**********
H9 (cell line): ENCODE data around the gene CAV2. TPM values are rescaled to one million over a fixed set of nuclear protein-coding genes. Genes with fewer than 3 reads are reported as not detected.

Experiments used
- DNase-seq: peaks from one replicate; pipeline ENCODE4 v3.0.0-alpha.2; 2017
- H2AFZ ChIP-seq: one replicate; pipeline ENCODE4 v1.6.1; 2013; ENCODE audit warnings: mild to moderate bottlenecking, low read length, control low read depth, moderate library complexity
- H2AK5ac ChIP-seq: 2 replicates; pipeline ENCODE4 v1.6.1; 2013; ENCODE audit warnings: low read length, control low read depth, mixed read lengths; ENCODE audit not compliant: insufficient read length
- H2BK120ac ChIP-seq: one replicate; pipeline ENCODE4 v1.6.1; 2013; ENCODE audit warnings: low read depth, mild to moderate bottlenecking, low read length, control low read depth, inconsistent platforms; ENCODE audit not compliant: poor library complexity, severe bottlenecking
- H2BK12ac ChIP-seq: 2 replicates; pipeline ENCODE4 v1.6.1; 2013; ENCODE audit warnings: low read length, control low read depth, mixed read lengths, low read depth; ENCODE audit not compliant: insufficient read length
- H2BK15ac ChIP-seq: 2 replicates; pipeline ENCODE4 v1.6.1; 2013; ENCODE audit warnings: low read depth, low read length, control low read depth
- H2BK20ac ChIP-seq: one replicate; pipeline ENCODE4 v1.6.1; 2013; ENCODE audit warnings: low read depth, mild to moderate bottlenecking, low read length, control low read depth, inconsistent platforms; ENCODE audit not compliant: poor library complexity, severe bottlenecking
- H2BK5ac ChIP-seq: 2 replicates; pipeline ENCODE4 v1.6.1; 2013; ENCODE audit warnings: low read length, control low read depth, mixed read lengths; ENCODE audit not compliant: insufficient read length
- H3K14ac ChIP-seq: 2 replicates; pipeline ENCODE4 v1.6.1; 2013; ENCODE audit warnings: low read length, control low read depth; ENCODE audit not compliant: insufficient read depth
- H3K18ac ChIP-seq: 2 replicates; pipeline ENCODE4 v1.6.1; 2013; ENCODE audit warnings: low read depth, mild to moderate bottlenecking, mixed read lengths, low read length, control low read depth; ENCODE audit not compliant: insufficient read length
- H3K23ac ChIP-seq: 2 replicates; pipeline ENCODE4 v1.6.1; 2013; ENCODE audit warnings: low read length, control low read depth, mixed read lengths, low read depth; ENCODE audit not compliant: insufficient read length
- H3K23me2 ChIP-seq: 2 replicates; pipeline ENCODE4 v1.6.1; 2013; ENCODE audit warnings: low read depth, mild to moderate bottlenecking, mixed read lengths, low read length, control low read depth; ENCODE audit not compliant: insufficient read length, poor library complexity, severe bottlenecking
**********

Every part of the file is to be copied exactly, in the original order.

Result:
H9 (cell line): ENCODE data around the gene CAV2. TPM values are rescaled to one million over a fixed set of nuclear protein-coding genes. Genes with fewer than 3 reads are reported as not detected.

Experiments used
- DNase-seq: peaks from one replicate; pipeline ENCODE4 v3.0.0-alpha.2; 2017
- H2AFZ ChIP-seq: one replicate; pipeline ENCODE4 v1.6.1; 2013; ENCODE audit warnings: mild to moderate bottlenecking, low read length, control low read depth, moderate library complexity
- H2AK5ac ChIP-seq: 2 replicates; pipeline ENCODE4 v1.6.1; 2013; ENCODE audit warnings: low read length, control low read depth, mixed read lengths; ENCODE audit not compliant: insufficient read length
- H2BK120ac ChIP-seq: one replicate; pipeline ENCODE4 v1.6.1; 2013; ENCODE audit warnings: low read depth, mild to moderate bottlenecking, low read length, control low read depth, inconsistent platforms; ENCODE audit not compliant: poor library complexity, severe bottlenecking
- H2BK12ac ChIP-seq: 2 replicates; pipeline ENCODE4 v1.6.1; 2013; ENCODE audit warnings: low read length, control low read depth, mixed read lengths, low read depth; ENCODE audit not compliant: insufficient read length
- H2BK15ac ChIP-seq: 2 replicates; pipeline ENCODE4 v1.6.1; 2013; ENCODE audit warnings: low read depth, low read length, control low read depth
- H2BK20ac ChIP-seq: one replicate; pipeline ENCODE4 v1.6.1; 2013; ENCODE audit warnings: low read depth, mild to moderate bottlenecking, low read length, control low read depth, inconsistent platforms; ENCODE audit not compliant: poor library complexity, severe bottlenecking
- H2BK5ac ChIP-seq: 2 replicates; pipeline ENCODE4 v1.6.1; 2013; ENCODE audit warnings: low read length, control low read depth, mixed read lengths; ENCODE audit not compliant: insufficient read length
- H3K14ac ChIP-seq: 2 replicates; pipeline ENCODE4 v1.6.1; 2013; ENCODE audit warnings: low read length, control low read depth; ENCODE audit not compliant: insufficient read depth
- H3K18ac ChIP-seq: 2 replicates; pipeline ENCODE4 v1.6.1; 2013; ENCODE audit warnings: low read depth, mild to moderate bottlenecking, mixed read lengths, low read length, control low read depth; ENCODE audit not compliant: insufficient read length
- H3K23ac ChIP-seq: 2 replicates; pipeline ENCODE4 v1.6.1; 2013; ENCODE audit warnings: low read length, control low read depth, mixed read lengths, low read depth; ENCODE audit not compliant: insufficient read length
- H3K23me2 ChIP-seq: 2 replicates; pipeline ENCODE4 v1.6.1; 2013; ENCODE audit warnings: low read depth, mild to moderate bottlenecking, mixed read lengths, low read length, control low read depth; ENCODE audit not compliant: insufficient read length, poor library complexity, severe bottlenecking